Peach Pulse: October 6, 2014

Next in Health Care: Network Adequacy Explained

question When consumers enroll in a health insurance plan, they gain access to a network of medical providers. Insurance companies contract with a range of providers, including both primary care and specialty physicians, to deliver health care services included within the plan’s benefit package. This network of providers must be adequate to ensure that consumers enrolled in the plan have reasonable access to all covered benefits. This is what is meant by network adequacy.  More specifically, to be considered adequate, a network must provide adequate numbers, types, and geographic distribution of providers; must ensure that access to care is timely; and must include essential community providers that serve predominantly low-income, medically underserved individuals. Additionally, accurate information about providers must be made available to consumers.

Network adequacy has become a hot topic over the past several months because many consumers who enrolled in new health plans through the Health Insurance Marketplace found that their plan came with a narrow network of providers. Provider directories weren’t always accurate or up-to-date, and consumers expressed a fair amount of confusion over which providers were in their plan’s network.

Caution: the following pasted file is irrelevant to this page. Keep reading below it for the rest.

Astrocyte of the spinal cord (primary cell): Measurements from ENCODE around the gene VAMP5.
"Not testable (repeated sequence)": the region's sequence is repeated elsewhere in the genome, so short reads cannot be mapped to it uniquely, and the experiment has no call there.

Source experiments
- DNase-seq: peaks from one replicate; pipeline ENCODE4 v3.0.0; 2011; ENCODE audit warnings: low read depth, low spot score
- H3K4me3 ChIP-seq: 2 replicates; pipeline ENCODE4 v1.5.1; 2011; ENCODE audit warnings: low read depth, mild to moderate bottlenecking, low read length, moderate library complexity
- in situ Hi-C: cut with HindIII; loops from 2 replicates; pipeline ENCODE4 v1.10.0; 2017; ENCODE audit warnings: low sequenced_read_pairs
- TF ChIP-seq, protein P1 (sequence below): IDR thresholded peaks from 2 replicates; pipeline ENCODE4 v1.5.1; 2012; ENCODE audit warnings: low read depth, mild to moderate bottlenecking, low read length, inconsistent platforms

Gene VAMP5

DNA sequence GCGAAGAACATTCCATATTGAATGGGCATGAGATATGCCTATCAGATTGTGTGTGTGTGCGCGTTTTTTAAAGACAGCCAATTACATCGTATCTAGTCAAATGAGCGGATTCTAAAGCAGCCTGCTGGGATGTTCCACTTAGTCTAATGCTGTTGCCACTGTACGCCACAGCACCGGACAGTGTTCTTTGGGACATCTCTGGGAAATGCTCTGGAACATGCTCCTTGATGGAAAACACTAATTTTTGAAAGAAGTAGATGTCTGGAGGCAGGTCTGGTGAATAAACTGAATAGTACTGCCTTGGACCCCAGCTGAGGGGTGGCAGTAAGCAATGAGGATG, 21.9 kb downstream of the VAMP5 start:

At the same time, the National Association of Insurance Commissioners (NAIC), which develops model laws and rules that states often adopt, has been working to update its network adequacy model law. Stakeholders ranging from insurers to medical providers to patient and consumer advocates are weighing in on this process, making network adequacy a hot topic in the policy arena too. Georgians for a Healthy Future has been monitoring this process through the participation of our executive director as one of the consumer representatives to the NAIC. Earlier this summer, the consumer representatives submitted comments to the NAIC focusing on developing a stronger standard and better oversight of network adequacy, an end to “balance billing” by out-of-network providers in in-network facilities, and greater transparency of provider networks.

Georgians for a Healthy Future will continue to monitor this process and will advocate at all levels, in conjunction with state and national partners, to ensure consumers have meaningful access to care.